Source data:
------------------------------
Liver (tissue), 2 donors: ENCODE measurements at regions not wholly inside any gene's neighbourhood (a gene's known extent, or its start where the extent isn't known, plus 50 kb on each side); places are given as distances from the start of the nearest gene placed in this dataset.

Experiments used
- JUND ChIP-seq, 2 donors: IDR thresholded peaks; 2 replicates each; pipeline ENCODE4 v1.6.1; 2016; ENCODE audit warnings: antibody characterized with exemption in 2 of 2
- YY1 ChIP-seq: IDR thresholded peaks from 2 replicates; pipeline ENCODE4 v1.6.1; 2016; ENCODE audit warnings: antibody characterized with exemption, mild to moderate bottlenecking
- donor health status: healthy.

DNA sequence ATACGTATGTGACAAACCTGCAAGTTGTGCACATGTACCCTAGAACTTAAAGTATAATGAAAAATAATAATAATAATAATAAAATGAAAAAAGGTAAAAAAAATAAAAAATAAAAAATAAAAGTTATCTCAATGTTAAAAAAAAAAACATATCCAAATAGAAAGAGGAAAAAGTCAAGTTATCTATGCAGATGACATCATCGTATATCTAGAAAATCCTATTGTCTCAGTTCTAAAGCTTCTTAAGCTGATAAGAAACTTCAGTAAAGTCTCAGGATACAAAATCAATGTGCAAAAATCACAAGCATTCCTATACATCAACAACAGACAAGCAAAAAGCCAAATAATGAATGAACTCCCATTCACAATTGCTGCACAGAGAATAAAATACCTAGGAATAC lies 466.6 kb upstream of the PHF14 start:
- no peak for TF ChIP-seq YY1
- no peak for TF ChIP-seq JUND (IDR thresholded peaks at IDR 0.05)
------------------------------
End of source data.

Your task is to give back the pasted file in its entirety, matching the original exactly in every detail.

Liver (tissue), 2 donors: ENCODE measurements at regions not wholly inside any gene's neighbourhood (a gene's known extent, or its start where the extent isn't known, plus 50 kb on each side); places are given as distances from the start of the nearest gene placed in this dataset.

Experiments used
- JUND ChIP-seq, 2 donors: IDR thresholded peaks; 2 replicates each; pipeline ENCODE4 v1.6.1; 2016; ENCODE audit warnings: antibody characterized with exemption in 2 of 2
- YY1 ChIP-seq: IDR thresholded peaks from 2 replicates; pipeline ENCODE4 v1.6.1; 2016; ENCODE audit warnings: antibody characterized with exemption, mild to moderate bottlenecking
- donor health status: healthy.

DNA sequence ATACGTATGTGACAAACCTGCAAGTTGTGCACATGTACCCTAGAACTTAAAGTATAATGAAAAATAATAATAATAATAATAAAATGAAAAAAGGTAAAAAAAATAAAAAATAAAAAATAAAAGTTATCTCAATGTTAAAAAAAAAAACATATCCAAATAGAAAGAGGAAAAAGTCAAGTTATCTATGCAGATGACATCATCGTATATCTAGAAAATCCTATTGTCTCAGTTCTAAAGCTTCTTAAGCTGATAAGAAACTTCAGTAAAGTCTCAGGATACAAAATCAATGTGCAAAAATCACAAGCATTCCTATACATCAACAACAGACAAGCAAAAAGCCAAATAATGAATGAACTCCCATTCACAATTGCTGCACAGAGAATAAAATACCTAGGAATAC lies 466.6 kb upstream of the PHF14 start:
- no peak for TF ChIP-seq YY1
- no peak for TF ChIP-seq JUND (IDR thresholded peaks at IDR 0.05)